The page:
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Patent Picks: Biofuels

A look at recent patenting activity in biofuels for transportation, brought to you by C&EN and CAS

February 24, 2014 | A version of this story appeared in Volume 92, Issue 8


Credit: CAplus
Commercial interest in biofuels has spiked in recent years, as evidenced by CAS patent data. SOURCE: CAplus
Image of a bar graph showing biofeuls.
Credit: CAplus
Commercial interest in biofuels has spiked in recent years, as evidenced by CAS patent data. SOURCE: CAplus

Beginning in 2005, the federal government mandated that transportation fuels sold in the U.S. contain renewable fuels, typically ethanol added to gasoline or biodiesel blended with petroleum. So it’s perhaps not surprising that data from Chemical Abstracts Service databases indicate that research and commercialization of biofuels have been heating up in recent years. The data demonstrate that interest has already shifted from first-generation biofuels—such as biodiesel or ethanol produced from the sugar or starch of food crops—to the next wave, including cellulosic ethanol (produced from crop residues and dedicated biomass crops), biobutanol, and algae-based biofuels. Evidence of that shift is highlighted here.


;The basic processes for converting cellulosic biomass to transportation fuels are already in widespread commercial use. Conversion typically starts with a pretreatment step, which makes cellulose from biomass feedstocks more accessible to enzymatic breakdown. Various enzymes then hydrolyze the cellulose into its component sugars, and microbes turn those sugars into fuels such as ethanol. Patenting in these areas frequently focuses on process improvements. A 2013 patent application (WO 2013083816) filed by researchers at Shell Oil provides an example. In this case, the emphasis is on the pretreatment stage. Shell researchers used tertiary polyamide additives such as polyvinyl pyrrolidones and poly(alkyl oxazolines) to enhance the breakdown of cellulosic biomass into its component sugars. In one example from this patent, the researchers ground up and homogenized wheat straw with and without a polyvinylpyrrolidone additive. They then used enzymes to hydrolyze washed and unwashed samples of this mixture. They measured the extent of hydrolysis by looking at the amount of glucose produced. The researchers found that the additive improved cellulose conversion by about 50%. Interestingly, they saw improvements in both the washed and unwashed samples. Because washing might be expected to remove the water-soluble pyrrolidones, the results suggest that the additive might be interacting directly with the biomass in some way.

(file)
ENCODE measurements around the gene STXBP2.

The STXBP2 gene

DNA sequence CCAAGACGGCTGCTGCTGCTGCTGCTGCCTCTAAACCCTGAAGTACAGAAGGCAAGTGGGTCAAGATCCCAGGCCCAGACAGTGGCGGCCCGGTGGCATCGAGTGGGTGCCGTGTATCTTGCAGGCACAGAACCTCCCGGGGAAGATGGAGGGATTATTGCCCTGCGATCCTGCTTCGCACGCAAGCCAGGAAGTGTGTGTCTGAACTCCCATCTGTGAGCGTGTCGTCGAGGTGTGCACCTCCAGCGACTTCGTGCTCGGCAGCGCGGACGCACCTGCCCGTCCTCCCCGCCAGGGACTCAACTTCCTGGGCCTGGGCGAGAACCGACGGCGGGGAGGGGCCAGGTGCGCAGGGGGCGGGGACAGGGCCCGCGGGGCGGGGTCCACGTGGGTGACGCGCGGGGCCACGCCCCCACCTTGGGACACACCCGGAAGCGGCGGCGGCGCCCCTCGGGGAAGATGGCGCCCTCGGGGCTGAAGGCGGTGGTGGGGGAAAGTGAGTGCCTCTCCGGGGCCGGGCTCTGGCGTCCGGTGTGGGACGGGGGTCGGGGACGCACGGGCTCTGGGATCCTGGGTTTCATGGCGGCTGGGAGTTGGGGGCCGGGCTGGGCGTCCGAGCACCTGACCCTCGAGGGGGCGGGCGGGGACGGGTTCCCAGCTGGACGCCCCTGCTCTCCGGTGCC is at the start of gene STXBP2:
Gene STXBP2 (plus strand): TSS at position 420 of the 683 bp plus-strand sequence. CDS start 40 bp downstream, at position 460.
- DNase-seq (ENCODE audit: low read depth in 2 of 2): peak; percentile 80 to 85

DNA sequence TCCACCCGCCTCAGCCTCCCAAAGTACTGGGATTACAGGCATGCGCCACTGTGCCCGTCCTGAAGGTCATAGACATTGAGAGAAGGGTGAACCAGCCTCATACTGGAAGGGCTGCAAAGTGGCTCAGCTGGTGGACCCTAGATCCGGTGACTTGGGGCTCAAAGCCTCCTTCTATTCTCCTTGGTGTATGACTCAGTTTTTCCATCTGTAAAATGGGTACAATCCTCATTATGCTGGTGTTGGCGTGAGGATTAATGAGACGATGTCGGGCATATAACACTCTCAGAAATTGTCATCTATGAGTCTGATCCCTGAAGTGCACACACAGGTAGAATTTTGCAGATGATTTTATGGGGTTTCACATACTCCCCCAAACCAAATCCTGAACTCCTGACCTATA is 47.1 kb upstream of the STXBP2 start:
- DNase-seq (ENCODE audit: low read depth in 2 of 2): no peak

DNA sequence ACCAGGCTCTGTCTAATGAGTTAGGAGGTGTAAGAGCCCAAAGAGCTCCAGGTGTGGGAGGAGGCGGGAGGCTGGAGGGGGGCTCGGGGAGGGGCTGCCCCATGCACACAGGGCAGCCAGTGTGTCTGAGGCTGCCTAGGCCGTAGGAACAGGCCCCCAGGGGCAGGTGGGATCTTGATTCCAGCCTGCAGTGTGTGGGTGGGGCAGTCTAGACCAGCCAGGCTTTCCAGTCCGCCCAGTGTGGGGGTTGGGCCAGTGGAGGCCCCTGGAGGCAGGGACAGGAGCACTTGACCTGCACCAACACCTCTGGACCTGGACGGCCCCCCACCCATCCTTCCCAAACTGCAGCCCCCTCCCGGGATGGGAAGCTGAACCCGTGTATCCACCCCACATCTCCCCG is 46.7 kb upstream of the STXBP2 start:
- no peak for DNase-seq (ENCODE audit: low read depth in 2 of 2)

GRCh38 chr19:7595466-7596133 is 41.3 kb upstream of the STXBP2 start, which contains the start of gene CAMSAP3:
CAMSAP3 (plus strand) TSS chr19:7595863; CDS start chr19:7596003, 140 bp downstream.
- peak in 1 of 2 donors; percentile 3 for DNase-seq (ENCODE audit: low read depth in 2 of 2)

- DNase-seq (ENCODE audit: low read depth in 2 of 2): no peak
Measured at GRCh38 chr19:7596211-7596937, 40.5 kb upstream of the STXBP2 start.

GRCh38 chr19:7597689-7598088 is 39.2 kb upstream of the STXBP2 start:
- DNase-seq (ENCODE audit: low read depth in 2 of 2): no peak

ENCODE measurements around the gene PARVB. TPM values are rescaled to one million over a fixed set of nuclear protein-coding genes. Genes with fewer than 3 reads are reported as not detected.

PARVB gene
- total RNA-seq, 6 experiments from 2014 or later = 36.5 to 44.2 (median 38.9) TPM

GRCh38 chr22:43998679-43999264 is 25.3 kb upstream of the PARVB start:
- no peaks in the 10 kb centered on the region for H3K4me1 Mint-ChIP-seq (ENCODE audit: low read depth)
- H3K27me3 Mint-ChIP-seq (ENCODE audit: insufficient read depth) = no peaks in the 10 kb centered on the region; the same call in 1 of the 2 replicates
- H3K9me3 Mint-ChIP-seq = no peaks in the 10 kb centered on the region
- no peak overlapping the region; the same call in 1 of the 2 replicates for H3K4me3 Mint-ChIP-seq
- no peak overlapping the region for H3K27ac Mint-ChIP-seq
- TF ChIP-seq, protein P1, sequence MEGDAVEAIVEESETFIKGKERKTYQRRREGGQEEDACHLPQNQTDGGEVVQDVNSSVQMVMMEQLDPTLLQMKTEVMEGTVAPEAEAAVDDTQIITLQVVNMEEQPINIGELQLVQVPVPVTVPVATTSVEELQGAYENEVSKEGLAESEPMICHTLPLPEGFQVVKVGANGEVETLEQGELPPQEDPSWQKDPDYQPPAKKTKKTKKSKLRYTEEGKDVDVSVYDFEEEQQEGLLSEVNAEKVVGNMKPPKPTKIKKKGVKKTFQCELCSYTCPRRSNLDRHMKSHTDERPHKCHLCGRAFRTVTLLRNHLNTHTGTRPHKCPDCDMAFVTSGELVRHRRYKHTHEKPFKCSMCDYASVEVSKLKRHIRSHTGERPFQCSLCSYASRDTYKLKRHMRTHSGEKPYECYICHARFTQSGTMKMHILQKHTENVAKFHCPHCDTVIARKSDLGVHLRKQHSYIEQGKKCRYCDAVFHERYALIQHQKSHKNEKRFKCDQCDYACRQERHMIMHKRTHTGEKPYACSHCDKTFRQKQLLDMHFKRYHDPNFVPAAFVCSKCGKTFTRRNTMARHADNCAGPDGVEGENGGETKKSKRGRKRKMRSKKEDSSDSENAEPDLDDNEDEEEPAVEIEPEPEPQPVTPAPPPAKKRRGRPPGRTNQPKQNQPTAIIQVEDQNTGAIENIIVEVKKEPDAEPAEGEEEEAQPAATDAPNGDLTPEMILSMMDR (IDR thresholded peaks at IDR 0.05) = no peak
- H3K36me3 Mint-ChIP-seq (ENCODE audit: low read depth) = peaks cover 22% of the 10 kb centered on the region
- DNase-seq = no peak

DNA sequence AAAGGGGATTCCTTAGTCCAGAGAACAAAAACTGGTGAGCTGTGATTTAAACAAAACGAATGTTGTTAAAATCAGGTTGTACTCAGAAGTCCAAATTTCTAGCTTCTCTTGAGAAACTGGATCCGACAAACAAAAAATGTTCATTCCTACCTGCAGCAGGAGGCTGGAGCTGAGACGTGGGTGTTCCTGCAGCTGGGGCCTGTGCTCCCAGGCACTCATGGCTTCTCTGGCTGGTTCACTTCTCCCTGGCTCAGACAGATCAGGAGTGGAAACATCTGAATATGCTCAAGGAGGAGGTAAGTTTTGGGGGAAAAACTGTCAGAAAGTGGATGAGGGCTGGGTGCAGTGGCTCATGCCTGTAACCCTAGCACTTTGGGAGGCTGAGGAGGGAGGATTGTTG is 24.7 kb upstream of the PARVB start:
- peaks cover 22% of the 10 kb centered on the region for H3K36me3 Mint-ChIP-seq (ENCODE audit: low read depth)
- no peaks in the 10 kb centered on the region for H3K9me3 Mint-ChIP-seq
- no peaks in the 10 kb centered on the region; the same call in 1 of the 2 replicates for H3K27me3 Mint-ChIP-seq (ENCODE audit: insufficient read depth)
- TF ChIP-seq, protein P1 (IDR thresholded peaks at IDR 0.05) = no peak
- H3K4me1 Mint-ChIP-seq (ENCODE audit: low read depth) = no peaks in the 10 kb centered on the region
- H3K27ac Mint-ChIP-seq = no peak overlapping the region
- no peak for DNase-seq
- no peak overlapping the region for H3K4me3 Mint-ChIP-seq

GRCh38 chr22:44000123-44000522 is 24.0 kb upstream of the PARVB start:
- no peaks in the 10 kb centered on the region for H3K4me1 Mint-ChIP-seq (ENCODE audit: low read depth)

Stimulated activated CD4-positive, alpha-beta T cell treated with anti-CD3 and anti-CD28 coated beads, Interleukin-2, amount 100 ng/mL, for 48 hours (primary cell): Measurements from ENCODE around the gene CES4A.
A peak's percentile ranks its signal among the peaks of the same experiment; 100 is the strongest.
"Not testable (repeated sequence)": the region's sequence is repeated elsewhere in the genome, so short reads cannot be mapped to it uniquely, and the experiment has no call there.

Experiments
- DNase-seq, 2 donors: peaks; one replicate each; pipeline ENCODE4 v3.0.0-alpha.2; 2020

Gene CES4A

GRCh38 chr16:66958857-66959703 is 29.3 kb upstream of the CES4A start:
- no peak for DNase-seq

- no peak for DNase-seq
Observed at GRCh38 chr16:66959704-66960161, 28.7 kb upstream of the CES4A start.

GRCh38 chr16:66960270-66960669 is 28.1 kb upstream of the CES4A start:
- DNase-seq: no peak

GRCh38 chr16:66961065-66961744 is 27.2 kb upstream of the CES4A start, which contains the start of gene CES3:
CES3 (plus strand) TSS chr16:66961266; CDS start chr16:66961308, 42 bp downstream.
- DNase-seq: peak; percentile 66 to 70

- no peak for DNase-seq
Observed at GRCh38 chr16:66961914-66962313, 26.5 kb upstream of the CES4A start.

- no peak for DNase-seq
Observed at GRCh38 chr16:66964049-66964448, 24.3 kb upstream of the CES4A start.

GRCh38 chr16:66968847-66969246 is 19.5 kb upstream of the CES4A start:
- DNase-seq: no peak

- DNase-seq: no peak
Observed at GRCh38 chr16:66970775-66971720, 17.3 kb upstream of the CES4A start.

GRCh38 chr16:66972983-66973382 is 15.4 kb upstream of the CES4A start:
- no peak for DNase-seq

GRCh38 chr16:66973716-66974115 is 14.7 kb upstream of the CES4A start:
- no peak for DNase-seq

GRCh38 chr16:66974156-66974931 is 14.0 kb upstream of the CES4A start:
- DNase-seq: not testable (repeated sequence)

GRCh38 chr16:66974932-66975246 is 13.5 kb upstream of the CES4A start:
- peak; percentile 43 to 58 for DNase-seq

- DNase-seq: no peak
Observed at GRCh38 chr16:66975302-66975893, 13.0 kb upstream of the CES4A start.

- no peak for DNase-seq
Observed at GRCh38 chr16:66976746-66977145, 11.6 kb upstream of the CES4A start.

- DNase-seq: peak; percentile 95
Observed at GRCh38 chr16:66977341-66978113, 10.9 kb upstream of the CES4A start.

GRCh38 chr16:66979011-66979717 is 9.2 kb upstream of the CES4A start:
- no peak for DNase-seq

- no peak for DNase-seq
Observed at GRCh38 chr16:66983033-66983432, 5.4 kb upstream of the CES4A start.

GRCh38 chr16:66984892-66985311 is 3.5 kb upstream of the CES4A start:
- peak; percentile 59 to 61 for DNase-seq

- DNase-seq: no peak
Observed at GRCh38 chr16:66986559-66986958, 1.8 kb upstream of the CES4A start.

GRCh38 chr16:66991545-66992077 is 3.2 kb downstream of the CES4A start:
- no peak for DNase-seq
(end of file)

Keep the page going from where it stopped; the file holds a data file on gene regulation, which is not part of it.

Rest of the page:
This is a photo of Unitel’s hydrolysis reactor.
Credit: Unitel Technologies
Unitel’s hydrolysis reactor could reduce the energy required to make biofuels from algae.

Another area of active R&D interest involves using algae as a feedstock for biofuels. Compared with other feedstocks, algae contain more biofuel lipid precursors per unit area, grow faster, and can be harvested quicker. Scientists are eager to reduce the amount of energy it takes to extract these lipids from the algae. This process typically involves removing the water from the algae, then extracting the lipids. A 2013 patent application from Unitel Technologies (U.S. Patent Application No. 20130287917) describes a process that bypasses these two energy-intensive steps. The researchers use a specialized hydrolysis reactor to make fatty acids directly from a slurry of water and cultivated algae. The process converts the algal lipids to their component fatty acids, which can be used to manufacture biofuels and other products. The researchers suggest that the water stream containing the lipids’ glycerol backbone can be recycled to promote phytoplankton growth and the remaining algal biomass can potentially be used as an ingredient in animal feed.


This graphic shows the relationship between bauxite, alumina, red mud, and aluminum.

Blending ethanol into gasoline oxygenates the fuel, reduces pollution, and stretches petroleum supplies. But biobutanol appears to many an even more attractive alternative. Biobutanol’s advantages over ethanol include its higher energy content and its compatibility with existing vehicles and refueling infrastructure. These benefits are driving increased patenting of ways to ramp up the fuel’s production from nonpetroleum sources. One common strategy is to engineer microbes to produce the fuel. But such strategies face a common challenge: The butanol product is often toxic to the microbe. BP Biofuels recently reported an approach for skirting this problem. In its world patent application (WO 2012004572), the firm describes how various ruthenium phosphine catalysts can convert ethanol to butanol. Selectivity and conversion rates are high, on the order of 20%. The patent shows that it doesn’t matter if the ethanol starting material comes from a petrochemical or biological source. That means the technology could be applied at existing cellulosic ethanol facilities.

Patent Picks is a collaborative effort by C&EN and CAS. This feature reports on trends CAS scientists observe from patents in the CAS databases, which now generate more than 70% of the new substances appearing in the literature.


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